Wednesday, April 27, 2022

Logic Gates [Lab + Job]

When I began the patient siege of outfitting my lab at Rio Americano High School (c. 1990), I leveled up on batteries (C- and D-cells), bulbs (various incandescent flashlight "mini bulbs"), connecting wires (alligator clip "jumpers") and switches (single throw, single and double pole ceramic and copper). 

My wish/shopping list came from Paul Robinson's Conceptual Physics: A High School Program by Paul Hewitt 1/e Lab Manual. I had tagged each lab I hoped to do, then assembled a spreadsheet list of the apparatus I would need.

And as was the case with my mechanics apparatus and materials, I began developing other labs for my students to conduct with those materials.

This is one such case. When i was in high school, Boolean logic was part of the math curriculum. Truth tables were given as homework. It was all in the textbook. Now that computer programming is huge and the world runs on integrated circuits, it seems Boole has been left behind.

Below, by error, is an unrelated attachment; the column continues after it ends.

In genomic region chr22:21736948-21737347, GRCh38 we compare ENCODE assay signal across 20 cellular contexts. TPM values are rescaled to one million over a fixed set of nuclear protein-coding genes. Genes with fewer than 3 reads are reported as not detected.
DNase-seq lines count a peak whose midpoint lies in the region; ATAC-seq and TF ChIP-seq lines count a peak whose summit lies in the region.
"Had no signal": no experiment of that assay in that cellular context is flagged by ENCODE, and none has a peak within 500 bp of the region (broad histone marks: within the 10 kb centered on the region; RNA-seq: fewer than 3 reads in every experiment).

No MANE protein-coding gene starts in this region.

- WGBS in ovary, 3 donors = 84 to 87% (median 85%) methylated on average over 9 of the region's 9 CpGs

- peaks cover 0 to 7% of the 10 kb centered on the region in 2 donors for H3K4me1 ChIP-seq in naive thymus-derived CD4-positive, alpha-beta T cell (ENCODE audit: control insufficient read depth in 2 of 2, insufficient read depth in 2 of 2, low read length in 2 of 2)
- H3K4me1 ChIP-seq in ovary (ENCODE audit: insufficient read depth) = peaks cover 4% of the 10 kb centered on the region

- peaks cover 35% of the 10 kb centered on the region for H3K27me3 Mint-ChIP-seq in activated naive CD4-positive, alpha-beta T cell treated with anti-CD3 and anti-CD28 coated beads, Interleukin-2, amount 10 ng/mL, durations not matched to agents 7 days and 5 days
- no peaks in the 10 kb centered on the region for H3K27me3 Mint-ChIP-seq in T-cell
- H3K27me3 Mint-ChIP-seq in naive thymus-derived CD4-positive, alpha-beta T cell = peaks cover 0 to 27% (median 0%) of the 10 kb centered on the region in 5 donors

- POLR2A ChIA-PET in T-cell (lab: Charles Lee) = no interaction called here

In any case, my students enjoyed this activity in the 1990s and beyond. In my circuits unit, there was a series (!) of labs that groups completed in succession. Sometimes the disparity in completion times was significant. For the fast groups, "Logic Gates" allowed them to enrich their circuit skills while other groups caught up on the required lab assignments.

In this activity, students design electrical circuits that will turn on a light only when certain conditions are met. These conditions are fundamental elements of Boolean algebra and appear in advanced circuit design and computer programming. Each case will require a specific wiring configuration.

A pre-lab worksheet (PhyzJob) introduces the basics of Boolean logic with scenarios of a cow being denied or allowed access to a grazing pasture by various configurations of gates. Hence the "cover art" for this resource: a cow I shot (with my camera) near Moab, Utah, c. 2006.

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